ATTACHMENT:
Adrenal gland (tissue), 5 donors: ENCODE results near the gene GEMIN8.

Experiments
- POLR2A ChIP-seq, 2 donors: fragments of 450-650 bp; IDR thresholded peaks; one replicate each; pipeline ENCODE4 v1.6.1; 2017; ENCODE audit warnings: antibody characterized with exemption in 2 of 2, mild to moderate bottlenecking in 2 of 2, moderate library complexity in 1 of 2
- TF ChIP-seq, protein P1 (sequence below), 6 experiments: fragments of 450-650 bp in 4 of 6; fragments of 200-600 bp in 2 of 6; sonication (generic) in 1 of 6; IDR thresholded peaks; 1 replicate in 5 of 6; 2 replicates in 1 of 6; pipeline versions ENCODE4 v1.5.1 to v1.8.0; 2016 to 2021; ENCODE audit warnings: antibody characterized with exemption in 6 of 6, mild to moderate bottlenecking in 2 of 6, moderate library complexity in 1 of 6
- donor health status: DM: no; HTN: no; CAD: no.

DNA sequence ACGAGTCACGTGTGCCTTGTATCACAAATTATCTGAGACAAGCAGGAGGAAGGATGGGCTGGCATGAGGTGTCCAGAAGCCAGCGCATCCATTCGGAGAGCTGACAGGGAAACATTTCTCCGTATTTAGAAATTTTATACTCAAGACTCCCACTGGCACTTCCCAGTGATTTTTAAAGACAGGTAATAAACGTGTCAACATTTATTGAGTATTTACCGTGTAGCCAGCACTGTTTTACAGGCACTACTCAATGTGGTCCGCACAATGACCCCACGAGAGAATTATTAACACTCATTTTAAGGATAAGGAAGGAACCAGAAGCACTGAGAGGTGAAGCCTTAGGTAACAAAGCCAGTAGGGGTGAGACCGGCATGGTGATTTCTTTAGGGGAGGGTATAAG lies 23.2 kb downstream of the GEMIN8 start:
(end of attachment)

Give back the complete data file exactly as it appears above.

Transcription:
Adrenal gland (tissue), 5 donors: ENCODE results near the gene GEMIN8.

Experiments
- POLR2A ChIP-seq, 2 donors: fragments of 450-650 bp; IDR thresholded peaks; one replicate each; pipeline ENCODE4 v1.6.1; 2017; ENCODE audit warnings: antibody characterized with exemption in 2 of 2, mild to moderate bottlenecking in 2 of 2, moderate library complexity in 1 of 2
- TF ChIP-seq, protein P1 (sequence below), 6 experiments: fragments of 450-650 bp in 4 of 6; fragments of 200-600 bp in 2 of 6; sonication (generic) in 1 of 6; IDR thresholded peaks; 1 replicate in 5 of 6; 2 replicates in 1 of 6; pipeline versions ENCODE4 v1.5.1 to v1.8.0; 2016 to 2021; ENCODE audit warnings: antibody characterized with exemption in 6 of 6, mild to moderate bottlenecking in 2 of 6, moderate library complexity in 1 of 6
- donor health status: DM: no; HTN: no; CAD: no.

DNA sequence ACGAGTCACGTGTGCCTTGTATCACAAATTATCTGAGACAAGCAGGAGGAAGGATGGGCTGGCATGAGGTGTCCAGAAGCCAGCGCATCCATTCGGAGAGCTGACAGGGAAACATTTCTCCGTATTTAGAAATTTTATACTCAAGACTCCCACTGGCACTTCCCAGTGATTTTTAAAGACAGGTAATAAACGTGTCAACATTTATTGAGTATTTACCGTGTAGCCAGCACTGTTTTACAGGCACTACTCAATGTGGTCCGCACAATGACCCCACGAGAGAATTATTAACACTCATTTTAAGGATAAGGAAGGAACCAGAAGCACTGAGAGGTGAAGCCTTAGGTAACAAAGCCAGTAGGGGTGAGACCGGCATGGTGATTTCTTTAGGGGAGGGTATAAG lies 23.2 kb downstream of the GEMIN8 start: